“When I recite chapter 13, I can still see the stars, moon, and distant lights of the Port-au-Prince skyline.” Over the years I have had a number of injuries and illnesses. When I broke my leg, I began to identify more profoundly with the crippled man who had to be lowered through the roof to meet Jesus. When my retinas detached three times, I began to identify on a visceral level with the two blind men in Mark’s account.
When I had a scare with prostate cancer, I began to feel something of what the woman bleeding for 12 years might have felt. Lately I’ve had a case of psoriasis, and now even more I can identify with the leper in Mark’s Gospel. Our personal experiences with mortality brings us all closer to the characters Jesus encounters. We can jump into the text and see ourselves and our loved ones there.
For many years CTU has put dialogue— especially interfaith and ecumenical dialogue—at the center of its work as a school. Can you speak to the ways your own work as a priest and performer facilitates dialogue in surprising or unexpected ways? CTU taught me to focus on the common ground within the wide variety of religious sensibilities, not on the appearance of differences. Even among Catholics there are different ways of seeing things. Right now I do ministry at two secular colleges. There’s no Catholic advantage here. We have to learn how to listen and understand other viewpoints. We share our space with other religious groups, and we’ve celebrated Sacraments in the spaces of other groups. Mark’s Gospel LIVE goes to any group who wants to hear it. I’ve performed it in all the mainstream churches, secular theatres, and a few times in the more off-beat religious venues. It is for everyone, and no one owns it or its message. In a few weeks I’m performing in an Assembly of God, and they have requested the so-called “long ending.” No problem! I can identify with the long ending. Metaphorically speaking, I’ve been bitten by snakes, drank poison, and probably had more than seven demons cast out, and still survived to tell the story. w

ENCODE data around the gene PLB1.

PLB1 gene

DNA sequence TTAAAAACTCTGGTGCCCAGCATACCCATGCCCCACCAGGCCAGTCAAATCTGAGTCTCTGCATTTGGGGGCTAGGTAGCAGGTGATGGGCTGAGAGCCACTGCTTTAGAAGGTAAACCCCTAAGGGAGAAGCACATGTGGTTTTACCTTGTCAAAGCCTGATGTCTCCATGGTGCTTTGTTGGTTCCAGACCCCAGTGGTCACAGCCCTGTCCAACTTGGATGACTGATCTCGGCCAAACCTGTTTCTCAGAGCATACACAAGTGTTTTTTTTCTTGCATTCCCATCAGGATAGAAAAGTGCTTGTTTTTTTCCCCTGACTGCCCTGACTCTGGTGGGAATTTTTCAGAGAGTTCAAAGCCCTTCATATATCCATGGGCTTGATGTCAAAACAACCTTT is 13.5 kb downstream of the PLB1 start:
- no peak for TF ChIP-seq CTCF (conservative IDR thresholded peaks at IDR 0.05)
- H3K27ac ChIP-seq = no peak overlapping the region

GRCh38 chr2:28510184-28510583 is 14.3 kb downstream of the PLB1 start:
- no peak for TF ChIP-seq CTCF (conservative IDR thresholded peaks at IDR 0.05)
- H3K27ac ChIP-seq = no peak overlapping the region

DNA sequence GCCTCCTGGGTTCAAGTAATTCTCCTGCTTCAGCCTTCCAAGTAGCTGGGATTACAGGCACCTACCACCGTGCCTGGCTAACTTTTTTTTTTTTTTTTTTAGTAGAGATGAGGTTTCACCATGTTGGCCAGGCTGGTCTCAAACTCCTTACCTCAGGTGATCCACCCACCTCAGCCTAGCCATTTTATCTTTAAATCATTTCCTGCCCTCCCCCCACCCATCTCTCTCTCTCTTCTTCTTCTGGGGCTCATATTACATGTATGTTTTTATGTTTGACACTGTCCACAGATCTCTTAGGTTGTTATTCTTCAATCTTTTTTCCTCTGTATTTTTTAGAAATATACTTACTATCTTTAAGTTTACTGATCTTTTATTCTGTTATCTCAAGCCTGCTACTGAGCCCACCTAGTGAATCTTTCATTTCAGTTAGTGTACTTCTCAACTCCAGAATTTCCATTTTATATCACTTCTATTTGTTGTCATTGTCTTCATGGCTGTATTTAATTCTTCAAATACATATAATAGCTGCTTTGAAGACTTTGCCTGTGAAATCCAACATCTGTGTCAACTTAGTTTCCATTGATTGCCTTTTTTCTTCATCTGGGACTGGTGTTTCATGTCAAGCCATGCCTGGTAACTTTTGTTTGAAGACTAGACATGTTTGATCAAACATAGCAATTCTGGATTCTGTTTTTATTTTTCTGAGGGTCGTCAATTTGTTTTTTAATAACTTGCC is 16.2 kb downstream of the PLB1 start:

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Millies, Veldheer Join CTU as New Senior Administrators
(left to right) Anna Gethings, Sr. Kathleen Hughes, Archbishop Eamon Martin, Sr. Barbara Quinn, and Margaret Martin.
Rev. Stephen Isley, OSA, distributes communion at his first Mass as a priest.
CTU Unveils New MDiv Curriculum and New Academic Calendar